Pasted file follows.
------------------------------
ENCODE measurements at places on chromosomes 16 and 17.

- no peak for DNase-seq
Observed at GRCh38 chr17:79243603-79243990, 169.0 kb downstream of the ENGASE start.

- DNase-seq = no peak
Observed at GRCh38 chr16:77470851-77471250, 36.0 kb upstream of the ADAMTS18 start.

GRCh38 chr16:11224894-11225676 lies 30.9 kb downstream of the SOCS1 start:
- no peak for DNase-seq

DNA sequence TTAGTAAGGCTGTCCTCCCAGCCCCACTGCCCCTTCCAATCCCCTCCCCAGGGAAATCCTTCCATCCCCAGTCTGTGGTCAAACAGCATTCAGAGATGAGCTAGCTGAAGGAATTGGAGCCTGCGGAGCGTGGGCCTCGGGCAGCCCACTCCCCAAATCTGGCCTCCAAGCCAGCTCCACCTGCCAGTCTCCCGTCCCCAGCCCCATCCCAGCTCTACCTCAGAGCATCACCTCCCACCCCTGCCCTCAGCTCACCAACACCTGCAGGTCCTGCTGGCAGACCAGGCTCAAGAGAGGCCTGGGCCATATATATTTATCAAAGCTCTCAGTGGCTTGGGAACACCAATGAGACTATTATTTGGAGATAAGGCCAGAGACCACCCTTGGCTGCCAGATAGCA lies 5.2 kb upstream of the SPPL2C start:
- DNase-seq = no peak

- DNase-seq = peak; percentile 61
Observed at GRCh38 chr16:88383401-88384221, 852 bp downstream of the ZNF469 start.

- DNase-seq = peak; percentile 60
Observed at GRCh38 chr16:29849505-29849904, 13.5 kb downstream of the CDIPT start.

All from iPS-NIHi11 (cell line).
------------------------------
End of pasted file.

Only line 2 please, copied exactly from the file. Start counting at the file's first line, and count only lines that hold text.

- no peak for DNase-seq